Tuesday, January 17, 2023

The U.S. Has a White Christian Problem, and It's Imperiling American Democracy: My Commentary on New PRRI Report re: American Attitudes Towards Immigrants

Today, Public Religion Research Group (PRRI) published results of a study it has just done entitled "Are Immigrants a Threat? Most Americans Don’t Think So, but Those Receptive to the 'Threat' Narrative Are Predictably More Anti-immigrant." Some key findings of this report:

A majority (55%) of Americans say that immigrants strengthen American society. But (I'm quoting now from an emailed précis of the report PRRI sent out today:

Most Republicans (69%) and at least half of white Christian groups, including 65% of white evangelical Protestants, 53% of white mainline Protestants, and 50% of white Catholics think immigrants threaten traditional American customs and values. Additionally, three in ten Americans (30%) completely or mostly agree with the statement “immigrants are invading our country and replacing our cultural and ethnic background,” while nearly two-thirds (64%) completely or mostly disagree.


Majorities of Republicans (55%) and white evangelical Protestants (51%) believe that immigrants are invading the United States; a majority of Americans who most trust conservative media outlets (70%) also believe in this replacement theory.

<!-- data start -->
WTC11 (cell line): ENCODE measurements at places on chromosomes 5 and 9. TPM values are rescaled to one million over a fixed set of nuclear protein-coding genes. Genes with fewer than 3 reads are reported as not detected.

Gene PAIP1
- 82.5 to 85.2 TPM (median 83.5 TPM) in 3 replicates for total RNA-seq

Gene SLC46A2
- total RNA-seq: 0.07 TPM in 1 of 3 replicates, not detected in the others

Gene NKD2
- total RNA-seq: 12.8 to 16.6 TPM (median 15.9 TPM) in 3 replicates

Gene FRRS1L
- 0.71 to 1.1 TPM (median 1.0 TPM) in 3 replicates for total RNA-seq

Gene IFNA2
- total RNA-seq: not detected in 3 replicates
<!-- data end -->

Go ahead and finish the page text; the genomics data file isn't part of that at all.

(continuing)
America has a white Christian problem, a white Christian nationalist problem. We learned this in the two elections in which Trump ran for president. In both elections, more than half of US white Christians across the board voted for Donald Trump. The figures of Americans reporting to PRRI that they regard immigrants as a threat are roughly the same percentages of votes cast for Trump in two elections by white Christians — white evangelicals, white mainline Protestants, and white Catholics.

These citizens represent a minorty of Americans, but they have the powerful backing of the Supreme Court and are richly represented in the Republican-dominated Congress.

As PRRI founder and president Robert P. Jones writes in his book White Too Long: The Legacy of White Supremacy in American Christianity (NY: Simon & Schuster, 2020):

The historical record of lived Christianity in America reveals that Christian theology and institutions have been the central cultural tent pole holding up the very idea of white supremacy. And the genetic imprint of this legacy remains present and measurable in contemporary white Christianity, not only among evangelicals in the South but also among mainline Protestants in the Midwest and Catholics in the Northeast (p. 6).

The United States has a white Christian problem. And that problem is imperiling American democracy. 

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